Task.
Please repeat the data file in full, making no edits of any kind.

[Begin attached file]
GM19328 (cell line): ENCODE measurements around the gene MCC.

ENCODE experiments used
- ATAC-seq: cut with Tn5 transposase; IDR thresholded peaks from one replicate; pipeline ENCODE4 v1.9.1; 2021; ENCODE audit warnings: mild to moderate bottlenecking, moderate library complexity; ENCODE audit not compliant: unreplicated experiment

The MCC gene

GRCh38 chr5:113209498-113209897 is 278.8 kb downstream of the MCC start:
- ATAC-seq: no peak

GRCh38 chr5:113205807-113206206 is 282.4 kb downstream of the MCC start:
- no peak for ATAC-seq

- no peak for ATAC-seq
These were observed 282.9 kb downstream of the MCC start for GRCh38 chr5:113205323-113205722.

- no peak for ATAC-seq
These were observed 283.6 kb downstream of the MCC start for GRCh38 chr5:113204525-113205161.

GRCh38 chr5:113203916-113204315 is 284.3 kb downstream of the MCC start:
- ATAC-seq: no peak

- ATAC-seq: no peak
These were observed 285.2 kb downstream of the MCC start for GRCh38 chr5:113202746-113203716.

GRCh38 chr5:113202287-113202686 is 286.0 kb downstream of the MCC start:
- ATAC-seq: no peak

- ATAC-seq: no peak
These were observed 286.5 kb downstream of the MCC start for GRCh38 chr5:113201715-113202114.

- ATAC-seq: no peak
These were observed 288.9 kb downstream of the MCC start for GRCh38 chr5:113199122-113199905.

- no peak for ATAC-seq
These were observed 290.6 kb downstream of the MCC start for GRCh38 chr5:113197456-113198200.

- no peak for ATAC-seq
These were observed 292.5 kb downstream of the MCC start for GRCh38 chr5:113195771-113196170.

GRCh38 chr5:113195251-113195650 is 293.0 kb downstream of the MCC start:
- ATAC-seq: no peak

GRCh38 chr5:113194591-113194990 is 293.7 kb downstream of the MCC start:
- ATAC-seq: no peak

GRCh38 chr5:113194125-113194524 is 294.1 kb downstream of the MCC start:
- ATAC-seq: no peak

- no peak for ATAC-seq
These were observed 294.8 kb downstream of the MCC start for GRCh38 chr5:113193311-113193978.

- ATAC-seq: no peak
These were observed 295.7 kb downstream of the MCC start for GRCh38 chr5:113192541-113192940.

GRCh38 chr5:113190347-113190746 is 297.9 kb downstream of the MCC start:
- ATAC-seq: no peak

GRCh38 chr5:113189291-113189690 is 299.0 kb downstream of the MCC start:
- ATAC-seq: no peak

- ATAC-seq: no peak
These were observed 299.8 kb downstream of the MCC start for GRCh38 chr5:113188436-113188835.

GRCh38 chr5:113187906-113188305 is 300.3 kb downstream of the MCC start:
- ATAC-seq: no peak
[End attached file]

GM19328 (cell line): ENCODE measurements around the gene MCC.

ENCODE experiments used
- ATAC-seq: cut with Tn5 transposase; IDR thresholded peaks from one replicate; pipeline ENCODE4 v1.9.1; 2021; ENCODE audit warnings: mild to moderate bottlenecking, moderate library complexity; ENCODE audit not compliant: unreplicated experiment

The MCC gene

GRCh38 chr5:113209498-113209897 is 278.8 kb downstream of the MCC start:
- ATAC-seq: no peak

GRCh38 chr5:113205807-113206206 is 282.4 kb downstream of the MCC start:
- no peak for ATAC-seq

- no peak for ATAC-seq
These were observed 282.9 kb downstream of the MCC start for GRCh38 chr5:113205323-113205722.

- no peak for ATAC-seq
These were observed 283.6 kb downstream of the MCC start for GRCh38 chr5:113204525-113205161.

GRCh38 chr5:113203916-113204315 is 284.3 kb downstream of the MCC start:
- ATAC-seq: no peak

- ATAC-seq: no peak
These were observed 285.2 kb downstream of the MCC start for GRCh38 chr5:113202746-113203716.

GRCh38 chr5:113202287-113202686 is 286.0 kb downstream of the MCC start:
- ATAC-seq: no peak

- ATAC-seq: no peak
These were observed 286.5 kb downstream of the MCC start for GRCh38 chr5:113201715-113202114.

- ATAC-seq: no peak
These were observed 288.9 kb downstream of the MCC start for GRCh38 chr5:113199122-113199905.

- no peak for ATAC-seq
These were observed 290.6 kb downstream of the MCC start for GRCh38 chr5:113197456-113198200.

- no peak for ATAC-seq
These were observed 292.5 kb downstream of the MCC start for GRCh38 chr5:113195771-113196170.

GRCh38 chr5:113195251-113195650 is 293.0 kb downstream of the MCC start:
- ATAC-seq: no peak

GRCh38 chr5:113194591-113194990 is 293.7 kb downstream of the MCC start:
- ATAC-seq: no peak

GRCh38 chr5:113194125-113194524 is 294.1 kb downstream of the MCC start:
- ATAC-seq: no peak

- no peak for ATAC-seq
These were observed 294.8 kb downstream of the MCC start for GRCh38 chr5:113193311-113193978.

- ATAC-seq: no peak
These were observed 295.7 kb downstream of the MCC start for GRCh38 chr5:113192541-113192940.

GRCh38 chr5:113190347-113190746 is 297.9 kb downstream of the MCC start:
- ATAC-seq: no peak

GRCh38 chr5:113189291-113189690 is 299.0 kb downstream of the MCC start:
- ATAC-seq: no peak

- ATAC-seq: no peak
These were observed 299.8 kb downstream of the MCC start for GRCh38 chr5:113188436-113188835.

GRCh38 chr5:113187906-113188305 is 300.3 kb downstream of the MCC start:
- ATAC-seq: no peak